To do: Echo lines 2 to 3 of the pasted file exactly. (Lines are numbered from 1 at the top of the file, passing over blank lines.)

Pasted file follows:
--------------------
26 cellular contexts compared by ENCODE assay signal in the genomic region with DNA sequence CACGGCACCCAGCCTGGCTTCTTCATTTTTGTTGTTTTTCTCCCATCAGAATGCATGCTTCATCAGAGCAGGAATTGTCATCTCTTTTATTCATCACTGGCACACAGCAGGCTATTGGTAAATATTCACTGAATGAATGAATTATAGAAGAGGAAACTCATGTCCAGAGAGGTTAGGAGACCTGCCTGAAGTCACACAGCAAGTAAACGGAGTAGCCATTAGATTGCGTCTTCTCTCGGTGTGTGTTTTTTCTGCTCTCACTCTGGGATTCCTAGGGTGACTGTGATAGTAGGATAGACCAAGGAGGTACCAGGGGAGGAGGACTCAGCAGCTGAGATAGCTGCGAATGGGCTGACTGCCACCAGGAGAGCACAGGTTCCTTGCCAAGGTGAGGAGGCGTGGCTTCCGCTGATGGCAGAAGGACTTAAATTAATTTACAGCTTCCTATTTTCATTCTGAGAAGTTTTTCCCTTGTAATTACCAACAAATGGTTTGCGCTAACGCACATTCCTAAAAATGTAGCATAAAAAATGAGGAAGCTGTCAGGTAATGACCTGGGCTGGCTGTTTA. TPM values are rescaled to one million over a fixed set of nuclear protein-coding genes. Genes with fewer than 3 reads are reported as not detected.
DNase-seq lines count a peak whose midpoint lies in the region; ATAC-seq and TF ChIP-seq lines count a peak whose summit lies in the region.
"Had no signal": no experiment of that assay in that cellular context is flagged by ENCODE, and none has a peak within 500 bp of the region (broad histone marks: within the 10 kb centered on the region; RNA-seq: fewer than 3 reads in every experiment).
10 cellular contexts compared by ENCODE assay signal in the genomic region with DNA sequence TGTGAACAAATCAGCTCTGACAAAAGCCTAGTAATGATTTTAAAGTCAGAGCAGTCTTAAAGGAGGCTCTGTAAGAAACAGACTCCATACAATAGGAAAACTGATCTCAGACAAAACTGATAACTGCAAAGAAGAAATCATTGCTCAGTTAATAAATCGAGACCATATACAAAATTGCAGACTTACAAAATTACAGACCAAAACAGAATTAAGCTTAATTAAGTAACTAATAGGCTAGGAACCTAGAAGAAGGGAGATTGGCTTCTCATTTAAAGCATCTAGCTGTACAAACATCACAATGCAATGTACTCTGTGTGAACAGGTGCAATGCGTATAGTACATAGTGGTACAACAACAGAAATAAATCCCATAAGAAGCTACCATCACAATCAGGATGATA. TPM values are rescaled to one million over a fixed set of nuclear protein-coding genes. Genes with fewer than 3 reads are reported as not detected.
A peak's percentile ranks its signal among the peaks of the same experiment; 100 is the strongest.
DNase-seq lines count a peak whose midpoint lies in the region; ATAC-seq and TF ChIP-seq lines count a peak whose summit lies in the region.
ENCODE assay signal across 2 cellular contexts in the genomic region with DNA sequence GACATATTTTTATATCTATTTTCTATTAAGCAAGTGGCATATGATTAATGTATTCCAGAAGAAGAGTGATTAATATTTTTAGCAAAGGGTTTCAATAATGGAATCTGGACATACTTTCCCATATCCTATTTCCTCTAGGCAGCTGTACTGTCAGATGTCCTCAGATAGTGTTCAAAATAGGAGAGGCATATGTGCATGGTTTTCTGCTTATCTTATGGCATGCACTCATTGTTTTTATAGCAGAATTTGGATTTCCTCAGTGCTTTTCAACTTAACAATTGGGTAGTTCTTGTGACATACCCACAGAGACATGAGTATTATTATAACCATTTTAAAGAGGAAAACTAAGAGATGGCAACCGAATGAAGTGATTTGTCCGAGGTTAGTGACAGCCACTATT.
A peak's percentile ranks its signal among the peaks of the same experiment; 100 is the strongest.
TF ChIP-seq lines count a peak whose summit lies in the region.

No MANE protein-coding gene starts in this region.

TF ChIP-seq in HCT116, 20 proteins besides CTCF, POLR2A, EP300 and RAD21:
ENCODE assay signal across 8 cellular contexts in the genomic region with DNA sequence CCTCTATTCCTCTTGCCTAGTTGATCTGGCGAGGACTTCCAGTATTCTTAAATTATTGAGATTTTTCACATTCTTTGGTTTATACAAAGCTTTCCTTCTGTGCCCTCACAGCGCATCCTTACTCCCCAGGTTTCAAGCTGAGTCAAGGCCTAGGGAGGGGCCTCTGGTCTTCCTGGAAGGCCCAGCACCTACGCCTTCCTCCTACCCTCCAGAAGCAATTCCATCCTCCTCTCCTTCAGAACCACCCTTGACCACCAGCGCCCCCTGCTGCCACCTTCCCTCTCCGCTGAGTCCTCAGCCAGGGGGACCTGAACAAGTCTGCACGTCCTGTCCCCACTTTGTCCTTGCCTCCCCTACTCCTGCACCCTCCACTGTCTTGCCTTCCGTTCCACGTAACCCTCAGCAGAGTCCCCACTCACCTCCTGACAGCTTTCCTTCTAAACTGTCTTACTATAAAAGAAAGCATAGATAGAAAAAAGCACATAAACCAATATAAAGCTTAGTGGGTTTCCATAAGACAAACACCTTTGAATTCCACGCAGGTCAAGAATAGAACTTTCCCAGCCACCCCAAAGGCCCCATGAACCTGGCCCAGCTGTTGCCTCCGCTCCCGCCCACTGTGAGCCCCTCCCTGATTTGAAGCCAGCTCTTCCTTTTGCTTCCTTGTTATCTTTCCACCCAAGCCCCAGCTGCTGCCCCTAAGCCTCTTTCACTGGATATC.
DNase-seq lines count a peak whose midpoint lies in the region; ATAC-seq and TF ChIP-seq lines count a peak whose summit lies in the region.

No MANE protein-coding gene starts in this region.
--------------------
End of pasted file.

DNase-seq lines count a peak whose midpoint lies in the region; ATAC-seq and TF ChIP-seq lines count a peak whose summit lies in the region.
"Had no signal": no experiment of that assay in that cellular context is flagged by ENCODE, and none has a peak within 500 bp of the region (broad histone marks: within the 10 kb centered on the region; RNA-seq: fewer than 3 reads in every experiment).